Chillicothe Wrongful Termination Attorney

Ohio employers may legally terminate a worker, with or without cause, under the state’s doctrine of employment at-will. However, it’s a violation of state and federal law for an employer to fire an employee on the basis of certain characteristics, such as the individual’s age, race, gender, or disability. In addition, employers cannot legally dismiss an employee for reporting violations of workplace regulations.

Fortunately, workers can recover compensation for wrongful termination against employers that engage in illegal practices. If you are an employee who was recently dismissed and feel that discrimination was a factor, a knowledgeable employment lawyer can review your circumstances and explain your legal remedies. You may also find some background information useful.

Statutory Protections Under Ohio Law

Termination may be wrongful when an employer retaliates against an employee for engaging protected activities, including:

  • Filing an injury claim with the Ohio Bureau of Workers’ Compensation or the employer’s insurer;
  • Serving jury duty;
  • Refusing to participate in an unlawful act;
  • Reporting violations of the law to relevant agencies; or,
  • Taking time off work for reasons covered by law, such handling a family illness or reporting for duty with the US Armed Forces.

Under both federal and Ohio law, it’s also illegal for employers to engage in discriminatory practices against workers on the basis of:

  • Race;
  • Religion;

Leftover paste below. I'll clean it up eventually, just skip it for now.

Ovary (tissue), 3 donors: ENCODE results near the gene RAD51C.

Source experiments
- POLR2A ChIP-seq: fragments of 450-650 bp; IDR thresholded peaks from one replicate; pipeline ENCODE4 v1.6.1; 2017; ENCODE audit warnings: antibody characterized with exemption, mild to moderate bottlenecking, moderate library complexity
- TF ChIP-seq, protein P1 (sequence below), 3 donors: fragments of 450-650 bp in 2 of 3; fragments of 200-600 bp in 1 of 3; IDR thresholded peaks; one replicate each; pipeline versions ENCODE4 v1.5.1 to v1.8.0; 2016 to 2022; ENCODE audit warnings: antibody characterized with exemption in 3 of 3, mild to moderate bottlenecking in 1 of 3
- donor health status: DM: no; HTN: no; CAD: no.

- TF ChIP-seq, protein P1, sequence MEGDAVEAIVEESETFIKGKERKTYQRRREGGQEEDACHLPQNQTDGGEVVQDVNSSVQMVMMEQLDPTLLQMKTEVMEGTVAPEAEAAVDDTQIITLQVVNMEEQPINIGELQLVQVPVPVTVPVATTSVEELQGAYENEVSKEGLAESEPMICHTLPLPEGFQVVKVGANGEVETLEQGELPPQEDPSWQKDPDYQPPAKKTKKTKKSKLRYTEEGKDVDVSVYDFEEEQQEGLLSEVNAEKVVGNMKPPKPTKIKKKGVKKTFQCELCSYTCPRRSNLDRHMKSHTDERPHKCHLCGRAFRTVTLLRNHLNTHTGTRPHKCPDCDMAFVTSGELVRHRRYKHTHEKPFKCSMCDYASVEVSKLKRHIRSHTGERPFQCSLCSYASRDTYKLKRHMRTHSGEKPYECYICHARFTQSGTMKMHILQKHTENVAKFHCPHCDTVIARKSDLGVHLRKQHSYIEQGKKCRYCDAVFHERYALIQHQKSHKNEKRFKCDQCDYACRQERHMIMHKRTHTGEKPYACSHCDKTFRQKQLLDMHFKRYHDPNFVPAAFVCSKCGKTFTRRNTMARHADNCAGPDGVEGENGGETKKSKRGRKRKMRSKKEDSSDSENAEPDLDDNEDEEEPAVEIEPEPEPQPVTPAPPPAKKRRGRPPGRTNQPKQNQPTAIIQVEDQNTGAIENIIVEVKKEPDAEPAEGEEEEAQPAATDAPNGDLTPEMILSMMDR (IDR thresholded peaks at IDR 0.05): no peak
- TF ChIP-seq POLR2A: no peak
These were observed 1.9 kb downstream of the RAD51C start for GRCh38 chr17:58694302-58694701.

• Gender;
  • Status as a former member of the military;
  • A physical or developmental disability;
  • National origin; and,
  • Other traits.

Filing a Claim for Wrongful Termination

Ohio employees who were fired for reasons relating to discrimination can file a claim with the Ohio Civil Rights Commission (OCRC) which handles cases based upon violations of state law. At the federal level, a worker may opt to contact the Equal Employment Opportunity Commission (EEOC). There is some overlap, so it’s wise to consult with a knowledgeable attorney about which of two options provides the most favorable outcome. A lawyer can also assist with filing and throughout the process.

Written or Implied Promises

It’s also a violation of law for an employer to dismiss a worker when the termination conflicts with a promise, whether made in writing or orally. Examples include:

  • A guarantee of employment through a defined duration;
  • Oral assurances of continuing employment; and,
  • Written provisions regarding discipline and termination procedures, which are detailed in an employee manual.

Although there may be challenges in proving wrongful termination in the absence of documents or paperwork, it may not be necessary to present a signed contract to establish a cause of action.

Potential Remedies

The OCRC and EEOC encourage employers and workers to engage in the mediation process as an approach to resolve wrongful termination matters. If mediation doesn’t sufficiently dispose of all disputes, the aggrieved employee has the option of filing a lawsuit. He or she may be eligible to receive financial damages for a favorable verdict, such as:

  • Back wages;
  • Front pay;
  • Reinstatement or advancement;
  • Reimbursement for losses incurred as a result of termination;
  • Legal costs; and,
  • Damages intended to punish the employer for wrongdoing.

Contact a Chillicothe Wrongful Termination Lawyer About Your Claim

If you were recently terminated from your job and have concerns about your employer’s misconduct in doing so, please contact an employment attorney at Marshall & Forman, LLC. Our knowledgeable legal team serves clients in Chillicothe, Columbus, and throughout the Central Ohio region, and we’re happy to discuss the details of your case.